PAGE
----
I recently stumbled upon a book that changed the way I will perceive the act of perception forever—Huxley’s Doors of Perception. I want you to discover it too, and, as always, I am happy to do curate the discussion. The short (79 page) essay is the result of Huxley’s controlled experiments with mescaline, which were guided and recorded by both an investigator and Huxley’s own wife. As he plays back records of the events during the experiment, Huxley uncovers several incredible insights about the outer limits of human perception, and in so doing, sheds critical light on its elusive core as well. As someone who, on principle, will never try drugs, having Huxley–perhaps the most upright and articulate man ever to record such an experiment (forgive me Hunter Thompson; Fear and Loathing was fascinating, but undeniably less controlled)–to so accurately convey his experience under the influence was not only interesting, but a journey of revelation on human nature worthy of our attention. So, the following posts, over the next few months, will be a four part series on what we can discover from Huxley’s experiment.
Planned Topics Include:
1. Huxley X Perception: Can temporarily tuning out biologically useful thoughts enhance creative capacity?
Huxley argues that the mind is essentially a ‘reduction valve,’ which limits our perceptions according to what is biologically useful in a given situation. For example, if you are in the woods and a bear suddenly appears, ready to attack you, everything except for what’s needed for your biological instincts to determine ‘fight or flight’ is temporarily disabled. I am interested in whether the mind can achieve the reverse effect. i.e. consciously disregarding biologically useful instincts in order to allow greater creative capacity when desired.
2. Huxley X Transfiguration: To Utility and Beyond (Building Products that Transcend)
Huxley perceives things differently while under the influence of mescaline (duh). Specifically, he finally is able to grasp the Buddhist concepts of ‘suchness’ and the ‘Dharma Body,’ wherein a specific object (the particular) transcends to contain a greater (universal) significance. I am interested in methods by which we can create products that transcend their own particular utility to acquire a deeper meaning among consumers, and methods to create experiences that help people become more capable of experiencing personal transcendence.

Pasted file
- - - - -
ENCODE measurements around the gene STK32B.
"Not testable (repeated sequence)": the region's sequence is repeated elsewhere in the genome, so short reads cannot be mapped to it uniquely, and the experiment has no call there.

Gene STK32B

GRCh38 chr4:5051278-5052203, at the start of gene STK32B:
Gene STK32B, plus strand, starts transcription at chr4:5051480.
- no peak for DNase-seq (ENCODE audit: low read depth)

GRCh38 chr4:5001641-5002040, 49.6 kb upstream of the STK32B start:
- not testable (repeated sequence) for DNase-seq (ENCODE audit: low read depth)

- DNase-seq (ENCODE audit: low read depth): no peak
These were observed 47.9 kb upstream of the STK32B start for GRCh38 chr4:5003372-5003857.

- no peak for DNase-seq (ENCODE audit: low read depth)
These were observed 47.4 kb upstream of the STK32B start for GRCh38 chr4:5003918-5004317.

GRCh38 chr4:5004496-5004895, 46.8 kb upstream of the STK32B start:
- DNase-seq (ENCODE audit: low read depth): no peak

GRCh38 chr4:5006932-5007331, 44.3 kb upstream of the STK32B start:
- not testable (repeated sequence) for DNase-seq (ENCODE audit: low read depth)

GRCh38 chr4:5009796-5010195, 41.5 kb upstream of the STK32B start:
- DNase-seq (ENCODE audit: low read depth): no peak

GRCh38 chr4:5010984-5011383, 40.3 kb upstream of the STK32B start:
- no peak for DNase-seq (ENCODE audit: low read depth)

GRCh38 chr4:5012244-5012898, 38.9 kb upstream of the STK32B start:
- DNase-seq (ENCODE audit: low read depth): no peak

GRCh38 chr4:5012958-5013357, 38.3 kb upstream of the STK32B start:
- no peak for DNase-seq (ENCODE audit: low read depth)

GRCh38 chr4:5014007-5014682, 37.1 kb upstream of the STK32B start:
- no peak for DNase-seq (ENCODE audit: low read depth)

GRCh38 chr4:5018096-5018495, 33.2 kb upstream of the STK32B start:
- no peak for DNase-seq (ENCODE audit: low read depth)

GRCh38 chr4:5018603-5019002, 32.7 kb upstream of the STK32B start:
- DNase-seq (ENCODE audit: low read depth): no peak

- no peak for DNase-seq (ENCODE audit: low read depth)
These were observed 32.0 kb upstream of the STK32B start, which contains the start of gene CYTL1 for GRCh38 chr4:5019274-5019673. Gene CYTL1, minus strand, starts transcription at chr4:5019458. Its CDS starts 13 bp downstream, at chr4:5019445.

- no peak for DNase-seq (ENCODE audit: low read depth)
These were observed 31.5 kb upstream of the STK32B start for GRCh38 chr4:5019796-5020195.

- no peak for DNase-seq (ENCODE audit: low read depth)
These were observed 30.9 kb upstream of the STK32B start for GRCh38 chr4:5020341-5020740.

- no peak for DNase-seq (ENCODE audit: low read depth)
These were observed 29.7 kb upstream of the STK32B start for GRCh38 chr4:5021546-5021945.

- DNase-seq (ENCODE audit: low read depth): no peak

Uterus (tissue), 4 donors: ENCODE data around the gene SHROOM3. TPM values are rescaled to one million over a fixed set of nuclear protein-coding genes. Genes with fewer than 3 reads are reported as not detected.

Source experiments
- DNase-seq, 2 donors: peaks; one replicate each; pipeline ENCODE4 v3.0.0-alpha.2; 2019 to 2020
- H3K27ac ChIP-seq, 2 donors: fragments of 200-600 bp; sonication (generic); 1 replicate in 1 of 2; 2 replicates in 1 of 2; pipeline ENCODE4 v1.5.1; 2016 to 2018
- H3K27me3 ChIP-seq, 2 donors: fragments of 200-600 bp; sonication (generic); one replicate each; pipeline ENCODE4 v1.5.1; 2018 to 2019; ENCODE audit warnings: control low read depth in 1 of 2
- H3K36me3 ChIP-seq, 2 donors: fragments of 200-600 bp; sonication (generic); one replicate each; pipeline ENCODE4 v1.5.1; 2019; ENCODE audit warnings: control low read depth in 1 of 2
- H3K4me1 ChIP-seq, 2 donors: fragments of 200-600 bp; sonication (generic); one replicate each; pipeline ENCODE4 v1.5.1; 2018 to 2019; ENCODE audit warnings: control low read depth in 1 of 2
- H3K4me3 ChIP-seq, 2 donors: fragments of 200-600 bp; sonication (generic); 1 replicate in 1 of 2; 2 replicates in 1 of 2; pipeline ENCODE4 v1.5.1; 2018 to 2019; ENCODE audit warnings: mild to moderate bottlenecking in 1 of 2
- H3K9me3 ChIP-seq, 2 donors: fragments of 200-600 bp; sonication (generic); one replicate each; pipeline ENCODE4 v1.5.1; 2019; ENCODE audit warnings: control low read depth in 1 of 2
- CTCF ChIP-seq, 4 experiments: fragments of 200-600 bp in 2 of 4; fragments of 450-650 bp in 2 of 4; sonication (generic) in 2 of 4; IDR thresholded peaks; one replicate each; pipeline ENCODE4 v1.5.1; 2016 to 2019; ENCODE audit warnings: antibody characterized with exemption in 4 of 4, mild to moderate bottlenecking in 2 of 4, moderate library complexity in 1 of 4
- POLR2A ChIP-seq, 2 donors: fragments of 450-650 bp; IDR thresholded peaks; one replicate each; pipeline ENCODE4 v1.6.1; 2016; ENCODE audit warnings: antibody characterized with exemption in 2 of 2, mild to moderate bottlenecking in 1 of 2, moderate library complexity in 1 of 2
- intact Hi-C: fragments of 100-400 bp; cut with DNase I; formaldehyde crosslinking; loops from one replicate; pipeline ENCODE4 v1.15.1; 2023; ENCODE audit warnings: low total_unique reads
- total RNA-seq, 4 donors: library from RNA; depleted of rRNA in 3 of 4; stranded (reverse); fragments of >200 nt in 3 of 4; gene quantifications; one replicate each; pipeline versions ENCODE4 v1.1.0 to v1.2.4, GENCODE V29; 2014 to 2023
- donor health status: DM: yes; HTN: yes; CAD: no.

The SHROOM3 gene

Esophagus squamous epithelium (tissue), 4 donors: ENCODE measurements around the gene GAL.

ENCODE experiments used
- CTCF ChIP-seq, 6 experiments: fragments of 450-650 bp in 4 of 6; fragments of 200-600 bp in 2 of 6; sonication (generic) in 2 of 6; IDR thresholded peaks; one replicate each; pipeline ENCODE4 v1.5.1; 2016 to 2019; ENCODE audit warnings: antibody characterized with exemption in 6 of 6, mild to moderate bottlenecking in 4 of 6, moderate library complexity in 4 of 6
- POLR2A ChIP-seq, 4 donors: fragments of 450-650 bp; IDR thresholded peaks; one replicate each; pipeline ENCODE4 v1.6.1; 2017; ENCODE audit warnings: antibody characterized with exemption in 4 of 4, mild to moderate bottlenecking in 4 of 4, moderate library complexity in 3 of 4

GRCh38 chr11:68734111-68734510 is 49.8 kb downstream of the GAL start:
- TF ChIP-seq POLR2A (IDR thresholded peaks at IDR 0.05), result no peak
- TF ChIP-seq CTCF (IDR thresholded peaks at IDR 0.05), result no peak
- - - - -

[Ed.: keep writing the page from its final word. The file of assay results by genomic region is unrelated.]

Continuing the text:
3. Huxley X Technology: To what extent should we automate human tasks?
Technological progress has been addressed in BxP several times. This time, we will deal specifically with the cumulative personal cognitive impact of outsourcing tasks that have traditionally been computed by the brain, to tools–such as search engines and GPS systems–that make life easier by offloading the necessity for simple daily reason and logic. I am interested in the extent to which we should build simple human logic back into products that were created to make life easier–in order to avoid outsourcing the mental exercises that keep us sharp, and separate us from other animals as ‘rational’ creatures.
4. Huxley + Others X Thresholds: Drawing the Thin Line Between Genius and Madness
This is the one I am most enthusiastic about–a subject that I have been contemplating for the better part of several years. For every Steve Jobs, there are 1000 people sleeping under bridges across America that once thought they too could become a visionary CEO. And, every game-changing innovator’s biography includes one pivotal story about the time when everyone said they were crazy, or when they almost lost it all. The answer is the result of inspirations from Huxley’s discussions of the Tibetian Book of the Dead and Kierkegaard’s concept of Hiin Enkelte.
Subscribe to receive an update when these are published. As always, comments are welcome and appreciated. If anyone has ideas for other relevant sources, I’d love to include them.